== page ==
I have become known as the girl with dog, at least in the small city where I live. I have a few acquaintances, some from my job as a journalist, and run into them at coffee shops, restaurants and downtown. If I’m dressed casual after normal work hours and don’t have my miniature dachshund, Zoey, with me, they ask, “Where’s your dog?” It’s like we’re a unit, my 9-pound best friend and I.
Our hanging out together during after-work hours started with a conflict of interest. Being a single girl for a couple of decades (with boyfriends thrown in here and there), I got used to doing what I want in my free time. And then I adopted a dog with needs, particularly for going on walks, getting pets and being social.
As a coffee shop lover, I started taking my squirmy dog with me to a downtown coffee shop, so that I could read and satisfy her needs for getting attention. At first, she didn’t want to be a lapdog, but after a few weeks, she learned that it was a compromise – she sits on my lap and people come up to us and want to pet her.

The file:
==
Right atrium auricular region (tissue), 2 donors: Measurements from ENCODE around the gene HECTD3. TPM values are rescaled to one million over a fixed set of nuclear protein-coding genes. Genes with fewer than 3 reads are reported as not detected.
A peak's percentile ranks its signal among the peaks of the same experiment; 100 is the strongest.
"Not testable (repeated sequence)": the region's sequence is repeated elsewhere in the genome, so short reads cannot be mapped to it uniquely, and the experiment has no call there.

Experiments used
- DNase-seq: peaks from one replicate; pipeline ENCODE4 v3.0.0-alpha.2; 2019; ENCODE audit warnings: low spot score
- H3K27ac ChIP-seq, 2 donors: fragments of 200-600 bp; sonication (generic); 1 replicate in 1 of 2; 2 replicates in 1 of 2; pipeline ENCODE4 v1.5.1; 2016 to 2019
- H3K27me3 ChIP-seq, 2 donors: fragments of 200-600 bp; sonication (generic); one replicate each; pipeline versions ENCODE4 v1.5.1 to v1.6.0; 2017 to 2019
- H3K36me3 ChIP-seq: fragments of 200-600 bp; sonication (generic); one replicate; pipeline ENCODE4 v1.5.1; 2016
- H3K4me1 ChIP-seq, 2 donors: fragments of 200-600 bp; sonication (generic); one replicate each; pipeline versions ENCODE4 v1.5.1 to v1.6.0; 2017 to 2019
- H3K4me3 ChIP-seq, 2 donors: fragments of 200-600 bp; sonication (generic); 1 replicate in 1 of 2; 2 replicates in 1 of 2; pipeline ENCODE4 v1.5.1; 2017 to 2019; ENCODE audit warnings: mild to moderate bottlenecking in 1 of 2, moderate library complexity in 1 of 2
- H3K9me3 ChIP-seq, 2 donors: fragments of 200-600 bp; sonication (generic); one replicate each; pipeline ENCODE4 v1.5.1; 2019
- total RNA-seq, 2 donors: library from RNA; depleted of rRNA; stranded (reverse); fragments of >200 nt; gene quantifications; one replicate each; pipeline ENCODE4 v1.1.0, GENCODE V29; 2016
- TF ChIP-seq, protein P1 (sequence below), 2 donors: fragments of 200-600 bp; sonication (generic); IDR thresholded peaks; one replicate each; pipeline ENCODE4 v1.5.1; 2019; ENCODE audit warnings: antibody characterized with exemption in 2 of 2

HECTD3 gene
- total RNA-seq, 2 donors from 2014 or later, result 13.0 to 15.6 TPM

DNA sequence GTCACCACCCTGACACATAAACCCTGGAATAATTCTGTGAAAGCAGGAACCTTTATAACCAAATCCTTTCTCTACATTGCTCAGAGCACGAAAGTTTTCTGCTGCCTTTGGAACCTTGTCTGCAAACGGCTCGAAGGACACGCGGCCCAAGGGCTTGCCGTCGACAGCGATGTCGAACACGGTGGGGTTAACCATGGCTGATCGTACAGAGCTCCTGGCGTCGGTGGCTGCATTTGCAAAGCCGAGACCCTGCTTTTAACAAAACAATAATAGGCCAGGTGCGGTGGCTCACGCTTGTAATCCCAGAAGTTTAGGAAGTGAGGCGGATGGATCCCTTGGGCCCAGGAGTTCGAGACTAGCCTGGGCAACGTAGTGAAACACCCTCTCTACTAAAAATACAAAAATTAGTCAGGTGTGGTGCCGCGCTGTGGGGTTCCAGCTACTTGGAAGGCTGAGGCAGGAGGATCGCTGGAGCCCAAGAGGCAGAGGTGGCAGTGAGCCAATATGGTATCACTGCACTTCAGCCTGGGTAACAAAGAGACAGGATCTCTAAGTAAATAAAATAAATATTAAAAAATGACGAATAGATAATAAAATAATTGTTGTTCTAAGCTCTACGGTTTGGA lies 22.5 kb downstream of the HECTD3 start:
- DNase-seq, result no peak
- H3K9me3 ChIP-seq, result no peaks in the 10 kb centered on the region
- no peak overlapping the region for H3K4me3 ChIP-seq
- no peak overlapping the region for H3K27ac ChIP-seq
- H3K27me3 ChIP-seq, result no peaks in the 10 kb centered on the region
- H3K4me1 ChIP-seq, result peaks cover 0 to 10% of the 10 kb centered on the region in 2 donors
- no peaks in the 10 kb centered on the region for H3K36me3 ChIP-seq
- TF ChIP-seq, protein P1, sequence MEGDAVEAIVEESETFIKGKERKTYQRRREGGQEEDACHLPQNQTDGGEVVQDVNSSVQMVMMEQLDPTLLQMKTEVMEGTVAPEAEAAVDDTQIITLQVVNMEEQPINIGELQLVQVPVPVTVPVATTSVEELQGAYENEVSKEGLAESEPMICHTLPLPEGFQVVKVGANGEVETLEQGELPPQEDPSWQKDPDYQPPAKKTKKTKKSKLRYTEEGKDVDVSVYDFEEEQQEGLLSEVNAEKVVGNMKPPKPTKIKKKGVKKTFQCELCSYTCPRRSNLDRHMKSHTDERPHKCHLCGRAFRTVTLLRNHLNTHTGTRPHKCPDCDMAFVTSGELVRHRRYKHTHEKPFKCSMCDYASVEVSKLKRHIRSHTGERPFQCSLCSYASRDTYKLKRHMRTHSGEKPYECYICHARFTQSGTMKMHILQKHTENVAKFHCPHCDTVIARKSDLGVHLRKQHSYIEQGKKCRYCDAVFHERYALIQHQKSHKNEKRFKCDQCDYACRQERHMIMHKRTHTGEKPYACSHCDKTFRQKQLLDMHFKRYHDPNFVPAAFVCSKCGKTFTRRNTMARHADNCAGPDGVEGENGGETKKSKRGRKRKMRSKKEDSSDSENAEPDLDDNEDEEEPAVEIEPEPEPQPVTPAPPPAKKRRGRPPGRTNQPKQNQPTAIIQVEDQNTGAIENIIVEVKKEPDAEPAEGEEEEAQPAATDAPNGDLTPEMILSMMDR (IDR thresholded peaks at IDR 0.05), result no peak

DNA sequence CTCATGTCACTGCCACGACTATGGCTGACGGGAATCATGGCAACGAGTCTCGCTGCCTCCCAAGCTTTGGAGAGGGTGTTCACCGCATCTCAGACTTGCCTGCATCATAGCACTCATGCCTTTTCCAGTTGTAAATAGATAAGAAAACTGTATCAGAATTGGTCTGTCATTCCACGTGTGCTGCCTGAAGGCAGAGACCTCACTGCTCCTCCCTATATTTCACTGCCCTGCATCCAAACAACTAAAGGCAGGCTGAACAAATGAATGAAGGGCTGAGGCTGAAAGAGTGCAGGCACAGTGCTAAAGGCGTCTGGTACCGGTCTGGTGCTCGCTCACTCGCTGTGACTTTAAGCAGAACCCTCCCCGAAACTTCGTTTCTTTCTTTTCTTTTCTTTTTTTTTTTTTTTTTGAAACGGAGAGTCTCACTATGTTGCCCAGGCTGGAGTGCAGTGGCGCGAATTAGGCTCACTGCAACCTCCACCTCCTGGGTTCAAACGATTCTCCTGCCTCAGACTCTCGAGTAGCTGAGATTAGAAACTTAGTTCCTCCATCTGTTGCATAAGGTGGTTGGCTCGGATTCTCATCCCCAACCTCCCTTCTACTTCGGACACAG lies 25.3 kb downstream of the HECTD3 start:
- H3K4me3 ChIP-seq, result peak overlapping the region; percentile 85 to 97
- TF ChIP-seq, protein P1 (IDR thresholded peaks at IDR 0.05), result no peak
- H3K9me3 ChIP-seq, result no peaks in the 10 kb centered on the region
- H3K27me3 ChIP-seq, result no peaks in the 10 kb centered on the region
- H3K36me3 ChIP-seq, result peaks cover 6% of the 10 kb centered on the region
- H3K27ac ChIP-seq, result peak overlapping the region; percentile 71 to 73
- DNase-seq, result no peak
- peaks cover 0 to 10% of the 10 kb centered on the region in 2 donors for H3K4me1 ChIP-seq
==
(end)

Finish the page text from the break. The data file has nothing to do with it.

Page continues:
I take her to open houses and events that allow dogs and into shops that do the same. The result – when I am sans dog, it’s like I’m missing my purse. I run into people who ask that question, where is she?
Zoey, too, loves our regular coffee shop. When we’re actually trying to take a walk and pass the shop, she pulls me to the door and scratches on the glass, as if saying, “Let me in!” “The shop is closed,” I tell her. “We can come back tomorrow.” Scratch. Scratch.
I feel bad for her, my friendly girl who wants to go inside for attention, a free bone and some love.
My challenge next week is to ask someone out for coffee who I normally would not, because I would tell myself, I’m too shy. I just might bring my dog, too.